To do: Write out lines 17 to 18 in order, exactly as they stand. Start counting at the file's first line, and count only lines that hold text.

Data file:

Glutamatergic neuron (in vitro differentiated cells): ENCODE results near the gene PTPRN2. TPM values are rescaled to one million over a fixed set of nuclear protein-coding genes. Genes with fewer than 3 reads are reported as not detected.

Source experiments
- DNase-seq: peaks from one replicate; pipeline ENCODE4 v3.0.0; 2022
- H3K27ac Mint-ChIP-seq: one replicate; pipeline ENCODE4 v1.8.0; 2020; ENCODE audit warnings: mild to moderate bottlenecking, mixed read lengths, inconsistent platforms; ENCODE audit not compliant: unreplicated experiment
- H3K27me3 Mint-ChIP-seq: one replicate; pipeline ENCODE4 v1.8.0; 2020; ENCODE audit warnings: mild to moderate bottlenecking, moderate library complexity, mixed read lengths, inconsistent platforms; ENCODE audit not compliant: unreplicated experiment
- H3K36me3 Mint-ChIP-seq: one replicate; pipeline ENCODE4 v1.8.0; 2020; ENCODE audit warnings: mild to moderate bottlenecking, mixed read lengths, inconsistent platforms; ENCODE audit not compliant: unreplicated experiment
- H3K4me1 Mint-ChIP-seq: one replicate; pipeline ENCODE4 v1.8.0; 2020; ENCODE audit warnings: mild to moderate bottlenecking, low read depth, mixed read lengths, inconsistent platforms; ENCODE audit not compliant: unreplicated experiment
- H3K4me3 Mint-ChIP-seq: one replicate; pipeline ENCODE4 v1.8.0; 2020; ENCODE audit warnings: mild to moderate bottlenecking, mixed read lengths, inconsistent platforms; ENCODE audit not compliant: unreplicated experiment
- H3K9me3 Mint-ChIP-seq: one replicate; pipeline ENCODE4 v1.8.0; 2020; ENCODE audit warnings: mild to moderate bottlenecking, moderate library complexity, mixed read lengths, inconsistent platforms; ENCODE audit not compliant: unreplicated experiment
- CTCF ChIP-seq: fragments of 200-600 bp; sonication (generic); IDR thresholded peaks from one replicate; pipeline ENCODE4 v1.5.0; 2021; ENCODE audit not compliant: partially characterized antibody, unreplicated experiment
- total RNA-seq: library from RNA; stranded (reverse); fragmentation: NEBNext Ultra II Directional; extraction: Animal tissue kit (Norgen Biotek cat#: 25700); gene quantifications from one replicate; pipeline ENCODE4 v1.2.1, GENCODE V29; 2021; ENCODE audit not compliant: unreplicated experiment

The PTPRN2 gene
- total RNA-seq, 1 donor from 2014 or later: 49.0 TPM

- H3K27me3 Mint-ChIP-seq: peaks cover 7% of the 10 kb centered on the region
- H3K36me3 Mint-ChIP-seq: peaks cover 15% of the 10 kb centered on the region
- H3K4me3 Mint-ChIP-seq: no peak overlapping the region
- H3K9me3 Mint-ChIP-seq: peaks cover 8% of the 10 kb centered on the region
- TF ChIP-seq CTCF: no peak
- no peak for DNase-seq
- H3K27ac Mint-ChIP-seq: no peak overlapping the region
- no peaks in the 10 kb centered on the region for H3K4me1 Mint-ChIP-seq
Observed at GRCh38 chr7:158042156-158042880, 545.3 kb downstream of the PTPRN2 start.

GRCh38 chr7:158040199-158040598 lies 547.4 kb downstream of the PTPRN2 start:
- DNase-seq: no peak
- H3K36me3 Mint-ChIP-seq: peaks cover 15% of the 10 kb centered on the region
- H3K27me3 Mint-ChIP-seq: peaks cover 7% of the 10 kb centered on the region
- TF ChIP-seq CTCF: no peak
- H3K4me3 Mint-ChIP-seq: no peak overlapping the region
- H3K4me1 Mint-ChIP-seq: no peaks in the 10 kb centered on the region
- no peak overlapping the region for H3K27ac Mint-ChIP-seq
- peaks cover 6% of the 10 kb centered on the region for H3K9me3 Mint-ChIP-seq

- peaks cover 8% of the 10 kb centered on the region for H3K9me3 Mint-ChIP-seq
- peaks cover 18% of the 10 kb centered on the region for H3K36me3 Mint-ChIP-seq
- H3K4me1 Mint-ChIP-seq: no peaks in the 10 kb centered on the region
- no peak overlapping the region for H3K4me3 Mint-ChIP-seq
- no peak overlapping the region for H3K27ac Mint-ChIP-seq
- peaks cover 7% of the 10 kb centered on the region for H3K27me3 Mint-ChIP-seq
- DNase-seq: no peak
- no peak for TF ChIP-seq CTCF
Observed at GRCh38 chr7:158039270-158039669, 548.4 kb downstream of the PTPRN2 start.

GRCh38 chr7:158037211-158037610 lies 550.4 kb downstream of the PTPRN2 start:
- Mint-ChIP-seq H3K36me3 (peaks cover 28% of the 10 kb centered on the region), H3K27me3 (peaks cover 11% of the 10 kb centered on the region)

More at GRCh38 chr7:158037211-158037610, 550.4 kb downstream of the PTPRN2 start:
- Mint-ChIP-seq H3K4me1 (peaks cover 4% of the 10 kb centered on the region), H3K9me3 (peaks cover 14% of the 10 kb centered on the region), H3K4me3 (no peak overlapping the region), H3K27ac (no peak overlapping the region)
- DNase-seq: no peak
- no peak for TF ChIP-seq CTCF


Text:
- H3K9me3 Mint-ChIP-seq: peaks cover 8% of the 10 kb centered on the region
- TF ChIP-seq CTCF: no peak